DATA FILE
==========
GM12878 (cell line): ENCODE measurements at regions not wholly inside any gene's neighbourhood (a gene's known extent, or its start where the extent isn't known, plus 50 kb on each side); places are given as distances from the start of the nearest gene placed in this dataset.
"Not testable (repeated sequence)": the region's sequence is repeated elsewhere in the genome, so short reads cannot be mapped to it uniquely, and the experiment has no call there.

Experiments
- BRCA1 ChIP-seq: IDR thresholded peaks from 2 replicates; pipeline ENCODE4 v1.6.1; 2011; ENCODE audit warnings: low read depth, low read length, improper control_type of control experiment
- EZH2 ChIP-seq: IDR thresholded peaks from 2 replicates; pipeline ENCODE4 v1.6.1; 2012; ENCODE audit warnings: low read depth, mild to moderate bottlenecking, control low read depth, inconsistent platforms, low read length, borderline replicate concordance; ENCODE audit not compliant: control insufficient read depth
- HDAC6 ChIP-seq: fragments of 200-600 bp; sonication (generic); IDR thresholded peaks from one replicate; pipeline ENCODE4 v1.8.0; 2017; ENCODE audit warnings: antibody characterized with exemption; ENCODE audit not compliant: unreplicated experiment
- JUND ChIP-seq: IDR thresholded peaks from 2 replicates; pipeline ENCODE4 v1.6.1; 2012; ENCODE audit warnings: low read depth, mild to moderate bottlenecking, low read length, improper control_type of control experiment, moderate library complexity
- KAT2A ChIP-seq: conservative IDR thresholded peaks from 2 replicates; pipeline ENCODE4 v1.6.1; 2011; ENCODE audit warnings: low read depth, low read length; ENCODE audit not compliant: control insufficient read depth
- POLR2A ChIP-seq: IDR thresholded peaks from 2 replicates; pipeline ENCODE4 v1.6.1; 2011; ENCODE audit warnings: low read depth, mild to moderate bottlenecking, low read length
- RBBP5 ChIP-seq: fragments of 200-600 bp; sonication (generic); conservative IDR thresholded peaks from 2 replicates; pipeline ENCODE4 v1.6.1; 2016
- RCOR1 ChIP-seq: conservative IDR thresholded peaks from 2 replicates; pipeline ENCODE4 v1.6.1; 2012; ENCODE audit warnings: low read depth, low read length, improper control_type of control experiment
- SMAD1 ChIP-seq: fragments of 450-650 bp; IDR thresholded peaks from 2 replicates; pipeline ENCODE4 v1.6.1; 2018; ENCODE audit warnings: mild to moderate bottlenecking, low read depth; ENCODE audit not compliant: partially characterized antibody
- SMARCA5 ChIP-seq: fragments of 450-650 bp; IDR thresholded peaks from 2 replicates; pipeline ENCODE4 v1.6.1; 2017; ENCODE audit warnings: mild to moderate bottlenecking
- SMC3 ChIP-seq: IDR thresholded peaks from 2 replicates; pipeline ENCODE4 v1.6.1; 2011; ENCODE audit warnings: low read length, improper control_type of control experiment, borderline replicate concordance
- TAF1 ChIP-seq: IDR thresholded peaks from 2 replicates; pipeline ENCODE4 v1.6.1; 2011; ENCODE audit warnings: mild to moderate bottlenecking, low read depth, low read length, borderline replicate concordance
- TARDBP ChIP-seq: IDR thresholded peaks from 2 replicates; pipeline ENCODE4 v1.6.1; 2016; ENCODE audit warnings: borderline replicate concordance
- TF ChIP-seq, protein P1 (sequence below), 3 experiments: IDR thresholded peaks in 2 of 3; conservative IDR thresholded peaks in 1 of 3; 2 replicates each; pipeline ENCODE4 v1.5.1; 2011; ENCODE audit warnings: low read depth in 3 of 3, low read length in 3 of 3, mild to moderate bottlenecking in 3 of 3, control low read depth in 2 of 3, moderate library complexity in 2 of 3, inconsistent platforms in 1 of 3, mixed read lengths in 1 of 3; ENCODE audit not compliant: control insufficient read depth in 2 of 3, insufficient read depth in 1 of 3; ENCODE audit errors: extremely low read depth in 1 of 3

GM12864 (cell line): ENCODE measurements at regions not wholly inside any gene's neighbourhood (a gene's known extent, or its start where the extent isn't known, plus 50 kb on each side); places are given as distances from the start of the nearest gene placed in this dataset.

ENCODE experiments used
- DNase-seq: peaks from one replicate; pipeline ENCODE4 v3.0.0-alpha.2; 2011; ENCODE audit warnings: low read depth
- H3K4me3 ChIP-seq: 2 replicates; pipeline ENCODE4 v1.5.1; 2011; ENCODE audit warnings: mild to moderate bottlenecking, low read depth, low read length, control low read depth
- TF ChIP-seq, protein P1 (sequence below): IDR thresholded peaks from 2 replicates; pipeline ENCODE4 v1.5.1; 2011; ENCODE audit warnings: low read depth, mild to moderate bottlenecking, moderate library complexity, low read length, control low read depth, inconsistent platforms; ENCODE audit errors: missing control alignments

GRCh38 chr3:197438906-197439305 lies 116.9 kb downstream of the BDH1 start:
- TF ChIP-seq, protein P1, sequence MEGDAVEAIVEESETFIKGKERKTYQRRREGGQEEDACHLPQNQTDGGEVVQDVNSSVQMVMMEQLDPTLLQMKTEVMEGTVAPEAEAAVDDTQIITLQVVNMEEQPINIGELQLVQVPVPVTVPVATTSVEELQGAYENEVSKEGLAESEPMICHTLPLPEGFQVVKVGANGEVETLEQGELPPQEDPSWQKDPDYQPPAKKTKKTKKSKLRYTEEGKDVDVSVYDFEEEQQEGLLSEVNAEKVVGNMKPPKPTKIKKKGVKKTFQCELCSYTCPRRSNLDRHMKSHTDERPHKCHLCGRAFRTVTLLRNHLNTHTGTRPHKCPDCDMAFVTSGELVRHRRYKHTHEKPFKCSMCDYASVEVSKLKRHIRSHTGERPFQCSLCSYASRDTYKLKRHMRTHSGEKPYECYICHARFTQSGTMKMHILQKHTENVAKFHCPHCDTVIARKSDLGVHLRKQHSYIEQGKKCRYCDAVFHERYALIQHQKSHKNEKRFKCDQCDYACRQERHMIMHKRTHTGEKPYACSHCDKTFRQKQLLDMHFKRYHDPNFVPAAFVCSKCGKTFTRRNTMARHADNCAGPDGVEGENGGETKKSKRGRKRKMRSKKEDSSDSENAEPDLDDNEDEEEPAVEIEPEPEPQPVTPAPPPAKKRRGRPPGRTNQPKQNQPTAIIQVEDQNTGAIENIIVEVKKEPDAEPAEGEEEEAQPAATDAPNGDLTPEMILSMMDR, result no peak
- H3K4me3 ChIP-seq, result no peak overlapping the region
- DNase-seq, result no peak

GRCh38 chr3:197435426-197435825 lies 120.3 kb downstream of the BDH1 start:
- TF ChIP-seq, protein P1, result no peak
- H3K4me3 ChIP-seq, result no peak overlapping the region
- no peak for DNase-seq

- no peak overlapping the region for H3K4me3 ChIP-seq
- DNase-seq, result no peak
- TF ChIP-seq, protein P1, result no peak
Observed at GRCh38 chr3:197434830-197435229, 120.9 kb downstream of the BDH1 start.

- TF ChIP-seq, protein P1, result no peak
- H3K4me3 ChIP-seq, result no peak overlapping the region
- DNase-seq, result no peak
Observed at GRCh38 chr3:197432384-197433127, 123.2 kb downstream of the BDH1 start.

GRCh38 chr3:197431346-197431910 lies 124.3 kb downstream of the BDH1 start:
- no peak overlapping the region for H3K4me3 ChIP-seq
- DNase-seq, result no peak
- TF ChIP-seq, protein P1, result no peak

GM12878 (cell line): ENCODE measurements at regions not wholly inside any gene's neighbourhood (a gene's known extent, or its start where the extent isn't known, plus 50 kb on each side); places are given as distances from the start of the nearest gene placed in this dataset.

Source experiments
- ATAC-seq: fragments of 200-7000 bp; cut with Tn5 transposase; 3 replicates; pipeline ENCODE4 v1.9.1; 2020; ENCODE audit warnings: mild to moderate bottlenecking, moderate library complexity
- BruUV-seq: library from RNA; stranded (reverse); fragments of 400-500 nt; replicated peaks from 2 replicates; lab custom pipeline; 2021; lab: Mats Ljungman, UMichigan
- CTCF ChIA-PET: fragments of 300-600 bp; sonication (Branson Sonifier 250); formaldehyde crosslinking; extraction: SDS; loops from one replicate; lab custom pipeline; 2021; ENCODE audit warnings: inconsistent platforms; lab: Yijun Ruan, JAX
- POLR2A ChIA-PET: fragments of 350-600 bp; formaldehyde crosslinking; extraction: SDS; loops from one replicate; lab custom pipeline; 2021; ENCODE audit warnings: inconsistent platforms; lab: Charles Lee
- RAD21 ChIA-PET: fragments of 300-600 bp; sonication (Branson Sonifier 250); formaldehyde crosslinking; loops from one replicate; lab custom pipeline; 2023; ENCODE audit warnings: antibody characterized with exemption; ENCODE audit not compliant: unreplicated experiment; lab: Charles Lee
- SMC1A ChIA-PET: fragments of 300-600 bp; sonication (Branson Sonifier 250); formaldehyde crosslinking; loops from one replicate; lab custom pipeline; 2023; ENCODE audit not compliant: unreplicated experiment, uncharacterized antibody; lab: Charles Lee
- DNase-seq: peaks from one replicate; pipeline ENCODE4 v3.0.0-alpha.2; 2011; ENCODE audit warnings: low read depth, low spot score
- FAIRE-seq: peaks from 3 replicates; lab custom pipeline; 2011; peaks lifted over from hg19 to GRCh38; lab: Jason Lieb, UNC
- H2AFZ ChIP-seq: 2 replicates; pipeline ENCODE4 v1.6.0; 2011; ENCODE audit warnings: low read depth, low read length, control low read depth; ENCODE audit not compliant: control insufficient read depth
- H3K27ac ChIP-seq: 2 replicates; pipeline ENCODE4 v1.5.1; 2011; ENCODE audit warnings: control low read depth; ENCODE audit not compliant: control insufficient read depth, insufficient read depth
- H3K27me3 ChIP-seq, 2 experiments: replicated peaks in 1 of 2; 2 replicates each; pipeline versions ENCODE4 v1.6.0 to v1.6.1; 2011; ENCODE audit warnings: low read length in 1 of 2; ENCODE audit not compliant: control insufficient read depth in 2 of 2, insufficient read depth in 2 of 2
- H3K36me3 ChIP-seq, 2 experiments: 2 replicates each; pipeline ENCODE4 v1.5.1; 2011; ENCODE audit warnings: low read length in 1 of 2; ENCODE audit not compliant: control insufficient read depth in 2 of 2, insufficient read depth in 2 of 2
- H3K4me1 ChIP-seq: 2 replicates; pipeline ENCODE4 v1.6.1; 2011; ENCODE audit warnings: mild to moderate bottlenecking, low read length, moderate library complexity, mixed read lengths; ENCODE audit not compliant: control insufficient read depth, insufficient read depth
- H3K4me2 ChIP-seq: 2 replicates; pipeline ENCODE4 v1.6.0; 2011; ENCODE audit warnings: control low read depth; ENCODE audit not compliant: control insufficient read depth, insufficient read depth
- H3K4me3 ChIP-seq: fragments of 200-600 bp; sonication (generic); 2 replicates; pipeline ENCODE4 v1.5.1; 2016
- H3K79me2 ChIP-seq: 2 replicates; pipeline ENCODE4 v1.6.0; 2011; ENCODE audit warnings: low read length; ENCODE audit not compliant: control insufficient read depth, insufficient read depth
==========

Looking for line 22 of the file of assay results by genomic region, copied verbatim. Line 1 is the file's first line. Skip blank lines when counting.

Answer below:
- TF ChIP-seq, protein P1 (sequence below): IDR thresholded peaks from 2 replicates; pipeline ENCODE4 v1.5.1; 2011; ENCODE audit warnings: low read depth, mild to moderate bottlenecking, moderate library complexity, low read length, control low read depth, inconsistent platforms; ENCODE audit errors: missing control alignments